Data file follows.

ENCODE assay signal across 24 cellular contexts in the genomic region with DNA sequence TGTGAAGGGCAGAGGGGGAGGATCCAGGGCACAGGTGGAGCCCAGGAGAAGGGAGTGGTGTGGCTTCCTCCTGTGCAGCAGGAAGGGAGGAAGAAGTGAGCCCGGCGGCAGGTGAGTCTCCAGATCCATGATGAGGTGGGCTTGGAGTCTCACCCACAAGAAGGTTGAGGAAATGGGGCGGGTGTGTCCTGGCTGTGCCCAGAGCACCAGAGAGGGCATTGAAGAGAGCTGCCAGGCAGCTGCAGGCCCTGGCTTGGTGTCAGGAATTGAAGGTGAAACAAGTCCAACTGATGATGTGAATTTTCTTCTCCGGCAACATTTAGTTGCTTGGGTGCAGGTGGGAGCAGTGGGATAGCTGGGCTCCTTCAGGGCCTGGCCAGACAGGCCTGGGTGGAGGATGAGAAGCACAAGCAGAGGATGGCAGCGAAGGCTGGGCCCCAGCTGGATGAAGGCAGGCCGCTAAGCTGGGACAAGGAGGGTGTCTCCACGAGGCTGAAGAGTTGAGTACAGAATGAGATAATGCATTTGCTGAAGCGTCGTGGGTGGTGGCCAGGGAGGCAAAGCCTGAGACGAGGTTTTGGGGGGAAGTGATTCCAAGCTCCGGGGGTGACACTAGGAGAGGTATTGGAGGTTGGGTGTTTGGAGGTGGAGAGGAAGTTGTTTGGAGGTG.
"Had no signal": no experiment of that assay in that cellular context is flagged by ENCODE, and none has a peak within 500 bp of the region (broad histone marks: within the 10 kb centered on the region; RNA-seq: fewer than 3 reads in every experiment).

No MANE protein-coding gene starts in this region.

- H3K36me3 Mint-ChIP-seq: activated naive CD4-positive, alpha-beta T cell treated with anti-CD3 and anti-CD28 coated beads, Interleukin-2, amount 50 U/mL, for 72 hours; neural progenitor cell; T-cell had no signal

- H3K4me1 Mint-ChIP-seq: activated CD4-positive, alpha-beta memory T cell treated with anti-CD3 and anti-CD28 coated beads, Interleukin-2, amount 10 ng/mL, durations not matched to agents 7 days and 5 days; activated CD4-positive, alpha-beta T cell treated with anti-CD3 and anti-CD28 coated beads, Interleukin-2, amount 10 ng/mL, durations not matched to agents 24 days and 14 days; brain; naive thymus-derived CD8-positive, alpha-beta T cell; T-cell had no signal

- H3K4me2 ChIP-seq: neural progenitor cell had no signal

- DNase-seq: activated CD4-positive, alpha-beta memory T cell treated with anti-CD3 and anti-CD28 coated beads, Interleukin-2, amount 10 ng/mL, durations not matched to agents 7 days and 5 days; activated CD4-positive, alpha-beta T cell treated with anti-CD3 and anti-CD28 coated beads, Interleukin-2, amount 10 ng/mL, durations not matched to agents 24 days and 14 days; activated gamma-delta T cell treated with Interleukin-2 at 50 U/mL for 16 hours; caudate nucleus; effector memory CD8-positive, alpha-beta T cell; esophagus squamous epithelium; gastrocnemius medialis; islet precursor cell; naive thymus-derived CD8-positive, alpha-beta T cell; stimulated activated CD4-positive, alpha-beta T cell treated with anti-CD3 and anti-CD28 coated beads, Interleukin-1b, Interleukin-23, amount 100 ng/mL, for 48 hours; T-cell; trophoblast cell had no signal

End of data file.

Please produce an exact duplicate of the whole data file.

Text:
ENCODE assay signal across 24 cellular contexts in the genomic region with DNA sequence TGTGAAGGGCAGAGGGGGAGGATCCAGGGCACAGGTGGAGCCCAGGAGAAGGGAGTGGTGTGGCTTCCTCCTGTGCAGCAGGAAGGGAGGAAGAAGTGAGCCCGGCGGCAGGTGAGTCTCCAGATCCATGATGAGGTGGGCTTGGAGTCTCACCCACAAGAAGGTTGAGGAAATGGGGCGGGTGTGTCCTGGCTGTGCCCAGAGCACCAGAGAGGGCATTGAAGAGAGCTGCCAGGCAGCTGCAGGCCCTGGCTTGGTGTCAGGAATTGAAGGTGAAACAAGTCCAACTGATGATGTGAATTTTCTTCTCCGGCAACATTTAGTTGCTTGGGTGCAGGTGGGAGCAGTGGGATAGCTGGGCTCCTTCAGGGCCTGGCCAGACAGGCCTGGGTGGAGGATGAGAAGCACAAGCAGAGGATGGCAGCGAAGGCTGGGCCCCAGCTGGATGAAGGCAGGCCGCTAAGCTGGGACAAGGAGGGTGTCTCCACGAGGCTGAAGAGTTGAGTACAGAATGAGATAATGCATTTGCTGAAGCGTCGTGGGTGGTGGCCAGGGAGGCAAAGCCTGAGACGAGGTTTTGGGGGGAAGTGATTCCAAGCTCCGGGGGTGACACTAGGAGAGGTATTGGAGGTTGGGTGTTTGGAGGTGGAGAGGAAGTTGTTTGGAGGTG.
"Had no signal": no experiment of that assay in that cellular context is flagged by ENCODE, and none has a peak within 500 bp of the region (broad histone marks: within the 10 kb centered on the region; RNA-seq: fewer than 3 reads in every experiment).

No MANE protein-coding gene starts in this region.

- H3K36me3 Mint-ChIP-seq: activated naive CD4-positive, alpha-beta T cell treated with anti-CD3 and anti-CD28 coated beads, Interleukin-2, amount 50 U/mL, for 72 hours; neural progenitor cell; T-cell had no signal

- H3K4me1 Mint-ChIP-seq: activated CD4-positive, alpha-beta memory T cell treated with anti-CD3 and anti-CD28 coated beads, Interleukin-2, amount 10 ng/mL, durations not matched to agents 7 days and 5 days; activated CD4-positive, alpha-beta T cell treated with anti-CD3 and anti-CD28 coated beads, Interleukin-2, amount 10 ng/mL, durations not matched to agents 24 days and 14 days; brain; naive thymus-derived CD8-positive, alpha-beta T cell; T-cell had no signal

- H3K4me2 ChIP-seq: neural progenitor cell had no signal

- DNase-seq: activated CD4-positive, alpha-beta memory T cell treated with anti-CD3 and anti-CD28 coated beads, Interleukin-2, amount 10 ng/mL, durations not matched to agents 7 days and 5 days; activated CD4-positive, alpha-beta T cell treated with anti-CD3 and anti-CD28 coated beads, Interleukin-2, amount 10 ng/mL, durations not matched to agents 24 days and 14 days; activated gamma-delta T cell treated with Interleukin-2 at 50 U/mL for 16 hours; caudate nucleus; effector memory CD8-positive, alpha-beta T cell; esophagus squamous epithelium; gastrocnemius medialis; islet precursor cell; naive thymus-derived CD8-positive, alpha-beta T cell; stimulated activated CD4-positive, alpha-beta T cell treated with anti-CD3 and anti-CD28 coated beads, Interleukin-1b, Interleukin-23, amount 100 ng/mL, for 48 hours; T-cell; trophoblast cell had no signal